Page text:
Every organization seems to have (at least) one difficult person.
They come in all shapes and sizes: the know it all, the chronic complainer, the passive-aggressive who always buys into your plan, then sets off in his own direction.
Short of firing them (hmmmmm), what do you do?
Let’s stipulate that we are all difficult from time to time. But is being difficult really just in the eye of the beholder?
A truly difficult person is the type that can suck the life out of a project – or an entire organization. Since they are not an occasional offender, they should be dealt with.
Before embarking on what can be an exhausting task, it pays to make sure the person truly is difficult.
Here are some questions to ask when it comes to dealing with difficult people. The answers should help you decide how much effort you need to put into “fixing” the situation.
1) Is the person really causing a problem?
Some people can be irritating, but still get the job done and don’t infringe on the work of others.
For example, the guy in the last cubicle chews gum and blows bubbles. He doesn’t make awful noises and he doesn’t stick the gum to the underside of his desk or on the carpet. So those two things aren’t an issue.
But there are a few people near him who are forever embarrassed watching a grown man blow big, pink and grape bubbles in his cubicle. One day they complain about it.
What should this manager do? Who is really causing this problem? The guy with the gum? Probably not, unless gum has been banned.
More likely, the people causing this “problem” are the people who feel embarrassed for him. But they are free to own their own feelings, and in this case, not project them onto the bubble-blowing co-worker.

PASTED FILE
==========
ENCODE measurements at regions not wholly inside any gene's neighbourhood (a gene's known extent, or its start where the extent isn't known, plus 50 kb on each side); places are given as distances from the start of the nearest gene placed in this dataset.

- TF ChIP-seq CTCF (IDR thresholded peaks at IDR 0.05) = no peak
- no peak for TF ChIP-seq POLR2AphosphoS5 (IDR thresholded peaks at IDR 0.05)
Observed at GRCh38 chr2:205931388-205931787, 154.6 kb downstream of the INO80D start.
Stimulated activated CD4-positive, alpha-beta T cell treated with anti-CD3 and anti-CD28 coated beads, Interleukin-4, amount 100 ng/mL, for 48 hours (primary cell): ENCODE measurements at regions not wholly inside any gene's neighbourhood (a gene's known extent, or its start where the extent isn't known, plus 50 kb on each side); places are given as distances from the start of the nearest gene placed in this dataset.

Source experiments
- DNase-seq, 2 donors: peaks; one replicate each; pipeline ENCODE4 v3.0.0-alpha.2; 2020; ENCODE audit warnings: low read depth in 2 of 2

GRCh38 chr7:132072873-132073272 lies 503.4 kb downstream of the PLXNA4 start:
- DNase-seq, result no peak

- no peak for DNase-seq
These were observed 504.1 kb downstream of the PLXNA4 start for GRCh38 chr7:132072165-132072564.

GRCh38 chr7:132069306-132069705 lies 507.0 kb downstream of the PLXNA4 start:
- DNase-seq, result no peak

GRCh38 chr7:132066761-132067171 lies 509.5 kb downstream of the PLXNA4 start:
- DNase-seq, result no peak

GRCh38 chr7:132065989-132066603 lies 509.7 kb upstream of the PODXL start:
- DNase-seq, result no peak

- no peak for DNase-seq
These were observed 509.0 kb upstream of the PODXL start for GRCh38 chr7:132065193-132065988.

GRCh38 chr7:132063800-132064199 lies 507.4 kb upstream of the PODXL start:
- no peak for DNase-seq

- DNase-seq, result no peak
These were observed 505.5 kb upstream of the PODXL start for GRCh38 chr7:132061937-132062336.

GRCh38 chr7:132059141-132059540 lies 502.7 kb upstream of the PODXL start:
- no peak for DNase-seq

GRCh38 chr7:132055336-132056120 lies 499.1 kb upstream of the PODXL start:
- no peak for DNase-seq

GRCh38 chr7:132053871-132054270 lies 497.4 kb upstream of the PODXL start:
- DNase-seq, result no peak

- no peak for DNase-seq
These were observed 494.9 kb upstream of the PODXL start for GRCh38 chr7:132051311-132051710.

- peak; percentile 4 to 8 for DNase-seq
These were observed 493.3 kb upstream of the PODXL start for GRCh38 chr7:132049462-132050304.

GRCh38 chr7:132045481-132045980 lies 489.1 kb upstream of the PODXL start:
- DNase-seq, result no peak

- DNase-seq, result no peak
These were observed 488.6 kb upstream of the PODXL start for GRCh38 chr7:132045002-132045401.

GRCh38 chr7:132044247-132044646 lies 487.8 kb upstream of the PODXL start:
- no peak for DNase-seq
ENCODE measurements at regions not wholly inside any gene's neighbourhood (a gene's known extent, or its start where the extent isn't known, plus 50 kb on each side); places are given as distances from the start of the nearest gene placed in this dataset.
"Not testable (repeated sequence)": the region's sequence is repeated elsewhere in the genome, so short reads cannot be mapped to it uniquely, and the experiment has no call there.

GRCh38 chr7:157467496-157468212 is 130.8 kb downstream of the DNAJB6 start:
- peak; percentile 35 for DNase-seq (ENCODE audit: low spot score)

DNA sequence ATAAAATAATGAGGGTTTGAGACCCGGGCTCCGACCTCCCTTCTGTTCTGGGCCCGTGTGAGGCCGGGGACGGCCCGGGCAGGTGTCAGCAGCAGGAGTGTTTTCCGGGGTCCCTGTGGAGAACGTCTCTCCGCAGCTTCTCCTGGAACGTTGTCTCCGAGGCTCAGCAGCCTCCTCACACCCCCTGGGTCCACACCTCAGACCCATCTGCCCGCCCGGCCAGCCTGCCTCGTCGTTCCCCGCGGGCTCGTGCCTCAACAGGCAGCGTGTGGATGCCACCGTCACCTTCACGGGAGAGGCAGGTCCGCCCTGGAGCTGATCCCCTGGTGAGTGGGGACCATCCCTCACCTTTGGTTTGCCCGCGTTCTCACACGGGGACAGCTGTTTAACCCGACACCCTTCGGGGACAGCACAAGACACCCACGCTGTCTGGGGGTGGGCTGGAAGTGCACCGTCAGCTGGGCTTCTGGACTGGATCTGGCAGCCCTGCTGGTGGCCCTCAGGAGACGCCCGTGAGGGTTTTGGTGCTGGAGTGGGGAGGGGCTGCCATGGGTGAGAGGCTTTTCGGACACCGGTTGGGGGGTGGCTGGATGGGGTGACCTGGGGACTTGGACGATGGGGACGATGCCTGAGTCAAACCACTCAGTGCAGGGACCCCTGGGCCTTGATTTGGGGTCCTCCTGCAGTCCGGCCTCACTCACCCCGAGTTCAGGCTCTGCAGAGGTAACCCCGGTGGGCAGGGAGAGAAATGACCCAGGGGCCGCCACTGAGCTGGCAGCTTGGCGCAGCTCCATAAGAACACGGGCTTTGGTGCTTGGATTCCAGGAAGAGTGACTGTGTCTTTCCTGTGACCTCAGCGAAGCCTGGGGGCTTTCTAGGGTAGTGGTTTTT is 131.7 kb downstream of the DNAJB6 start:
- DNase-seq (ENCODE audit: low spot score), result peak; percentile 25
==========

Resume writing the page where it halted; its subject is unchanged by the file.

2) Is the person consistently difficult?
Everyone has their bad days and anybody can be difficult from time to time. Normally, we just write those off as having a bad day. So the caution here is to avoid overreacting.
The difficult person’s behavior should happen more times than not, or enough that it’s truly caused a problem. Like it or not, Consistently difficult people are hard to miss.
3) Is there a consensus?
It’s never wise for a manager to go out and take a vote on something like this, obviously. On the other hand, it’s a good idea to get out into the workplace, walk around, listen and learn whether others are seeing this “difficult person” in the same light you may be.
The common denominator is that the person is impacting how the job is getting done. When that is the case, then the cause of the problem is almost always a behavior.
They are doing something that disrupts the work flow, whether it’s choking off discussion during a meeting or being rude with customers. In the toughest cases, they are just being themselves when they do these things.
That’s when it’s time to affect a change in their behavior.
When managers fail to address these sorts of situations, they will grow more and more toxic. They may finally remedy themselves when one or all of those involved either resign or get themselves fired.
But let’s face it, there are better ways to handle it.